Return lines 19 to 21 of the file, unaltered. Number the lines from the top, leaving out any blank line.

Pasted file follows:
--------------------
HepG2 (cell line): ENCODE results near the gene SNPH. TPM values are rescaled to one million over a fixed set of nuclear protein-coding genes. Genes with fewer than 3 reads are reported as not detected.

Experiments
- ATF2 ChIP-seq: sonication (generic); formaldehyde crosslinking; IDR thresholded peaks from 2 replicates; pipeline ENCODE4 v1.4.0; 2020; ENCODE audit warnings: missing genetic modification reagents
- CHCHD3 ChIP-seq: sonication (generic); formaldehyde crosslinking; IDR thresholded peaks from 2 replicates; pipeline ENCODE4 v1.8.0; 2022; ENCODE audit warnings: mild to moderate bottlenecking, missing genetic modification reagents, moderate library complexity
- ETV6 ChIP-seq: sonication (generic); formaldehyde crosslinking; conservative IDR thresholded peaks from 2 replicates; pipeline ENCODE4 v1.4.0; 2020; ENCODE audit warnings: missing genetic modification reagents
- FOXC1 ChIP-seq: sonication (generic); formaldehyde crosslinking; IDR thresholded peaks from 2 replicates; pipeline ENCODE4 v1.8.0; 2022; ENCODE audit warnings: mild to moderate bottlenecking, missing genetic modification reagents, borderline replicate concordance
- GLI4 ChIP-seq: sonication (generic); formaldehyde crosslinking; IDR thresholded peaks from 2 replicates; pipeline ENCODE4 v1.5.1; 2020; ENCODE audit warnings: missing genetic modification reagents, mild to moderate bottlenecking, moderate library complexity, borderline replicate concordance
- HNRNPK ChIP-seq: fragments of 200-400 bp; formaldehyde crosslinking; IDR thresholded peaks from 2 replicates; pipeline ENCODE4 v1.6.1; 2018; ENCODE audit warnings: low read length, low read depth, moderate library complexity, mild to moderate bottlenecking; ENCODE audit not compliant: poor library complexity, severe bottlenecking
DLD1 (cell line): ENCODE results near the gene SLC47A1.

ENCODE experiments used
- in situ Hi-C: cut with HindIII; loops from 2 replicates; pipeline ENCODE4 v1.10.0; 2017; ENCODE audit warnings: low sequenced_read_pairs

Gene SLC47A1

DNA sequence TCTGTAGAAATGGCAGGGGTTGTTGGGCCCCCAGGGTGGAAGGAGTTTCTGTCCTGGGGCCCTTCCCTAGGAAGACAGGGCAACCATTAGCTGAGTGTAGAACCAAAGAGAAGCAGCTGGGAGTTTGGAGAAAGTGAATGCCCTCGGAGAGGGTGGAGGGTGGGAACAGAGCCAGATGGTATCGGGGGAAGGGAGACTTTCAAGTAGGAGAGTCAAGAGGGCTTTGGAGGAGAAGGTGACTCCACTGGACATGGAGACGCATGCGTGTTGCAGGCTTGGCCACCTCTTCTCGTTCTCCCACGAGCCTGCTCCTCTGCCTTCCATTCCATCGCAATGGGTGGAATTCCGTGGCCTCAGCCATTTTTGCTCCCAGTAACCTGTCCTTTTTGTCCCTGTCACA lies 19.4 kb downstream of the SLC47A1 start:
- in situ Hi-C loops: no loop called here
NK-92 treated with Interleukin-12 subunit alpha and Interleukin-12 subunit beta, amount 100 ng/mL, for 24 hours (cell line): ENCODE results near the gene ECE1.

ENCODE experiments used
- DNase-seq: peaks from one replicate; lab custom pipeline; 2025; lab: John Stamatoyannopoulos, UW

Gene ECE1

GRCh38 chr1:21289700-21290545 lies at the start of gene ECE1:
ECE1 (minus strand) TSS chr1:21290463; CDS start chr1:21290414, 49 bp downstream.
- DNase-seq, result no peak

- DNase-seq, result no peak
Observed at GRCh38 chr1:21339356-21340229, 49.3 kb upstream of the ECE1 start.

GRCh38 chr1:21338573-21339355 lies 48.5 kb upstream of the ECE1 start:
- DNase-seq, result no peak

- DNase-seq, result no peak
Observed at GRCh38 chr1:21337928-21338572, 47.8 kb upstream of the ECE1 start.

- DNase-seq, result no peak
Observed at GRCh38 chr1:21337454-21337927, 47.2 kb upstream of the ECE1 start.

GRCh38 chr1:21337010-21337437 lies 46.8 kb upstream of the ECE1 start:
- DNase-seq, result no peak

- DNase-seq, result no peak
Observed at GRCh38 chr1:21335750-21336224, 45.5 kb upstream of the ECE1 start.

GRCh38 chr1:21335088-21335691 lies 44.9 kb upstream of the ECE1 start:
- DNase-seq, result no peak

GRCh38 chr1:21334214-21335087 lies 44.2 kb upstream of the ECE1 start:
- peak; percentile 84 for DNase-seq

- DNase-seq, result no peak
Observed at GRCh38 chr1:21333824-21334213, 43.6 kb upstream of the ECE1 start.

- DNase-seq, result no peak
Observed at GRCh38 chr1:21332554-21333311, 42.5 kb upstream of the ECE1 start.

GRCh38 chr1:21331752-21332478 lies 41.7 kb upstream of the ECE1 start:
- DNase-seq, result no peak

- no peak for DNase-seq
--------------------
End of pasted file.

GRCh38 chr1:21289700-21290545 lies at the start of gene ECE1:
ECE1 (minus strand) TSS chr1:21290463; CDS start chr1:21290414, 49 bp downstream.
- DNase-seq, result no peak